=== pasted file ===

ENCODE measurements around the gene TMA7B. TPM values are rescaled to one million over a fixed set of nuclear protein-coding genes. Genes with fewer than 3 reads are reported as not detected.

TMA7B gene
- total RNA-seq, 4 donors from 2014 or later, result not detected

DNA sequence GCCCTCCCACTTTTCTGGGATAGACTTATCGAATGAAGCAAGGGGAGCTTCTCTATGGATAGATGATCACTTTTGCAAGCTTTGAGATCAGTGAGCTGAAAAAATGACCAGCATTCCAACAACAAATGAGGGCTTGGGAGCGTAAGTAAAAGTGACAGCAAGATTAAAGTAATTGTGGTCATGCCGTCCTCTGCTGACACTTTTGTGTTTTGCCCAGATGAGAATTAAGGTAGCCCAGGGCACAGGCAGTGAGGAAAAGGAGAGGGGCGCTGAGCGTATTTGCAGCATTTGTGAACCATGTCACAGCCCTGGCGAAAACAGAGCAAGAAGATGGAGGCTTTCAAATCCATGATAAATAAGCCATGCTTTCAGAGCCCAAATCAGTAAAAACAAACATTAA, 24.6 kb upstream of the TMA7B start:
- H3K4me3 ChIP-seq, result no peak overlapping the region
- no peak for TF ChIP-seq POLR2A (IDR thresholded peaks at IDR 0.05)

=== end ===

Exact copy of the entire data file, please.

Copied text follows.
ENCODE measurements around the gene TMA7B. TPM values are rescaled to one million over a fixed set of nuclear protein-coding genes. Genes with fewer than 3 reads are reported as not detected.

TMA7B gene
- total RNA-seq, 4 donors from 2014 or later, result not detected

DNA sequence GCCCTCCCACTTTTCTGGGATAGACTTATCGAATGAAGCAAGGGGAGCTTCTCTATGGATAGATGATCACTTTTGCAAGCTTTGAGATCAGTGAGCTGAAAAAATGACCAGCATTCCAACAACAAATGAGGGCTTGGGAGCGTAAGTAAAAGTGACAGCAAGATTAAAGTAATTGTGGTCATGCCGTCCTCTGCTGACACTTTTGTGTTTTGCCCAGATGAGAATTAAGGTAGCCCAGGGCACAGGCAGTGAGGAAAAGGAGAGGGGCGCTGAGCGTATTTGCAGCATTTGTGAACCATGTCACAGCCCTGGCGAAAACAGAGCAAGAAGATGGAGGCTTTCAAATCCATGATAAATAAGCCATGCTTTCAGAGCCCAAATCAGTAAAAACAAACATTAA, 24.6 kb upstream of the TMA7B start:
- H3K4me3 ChIP-seq, result no peak overlapping the region
- no peak for TF ChIP-seq POLR2A (IDR thresholded peaks at IDR 0.05)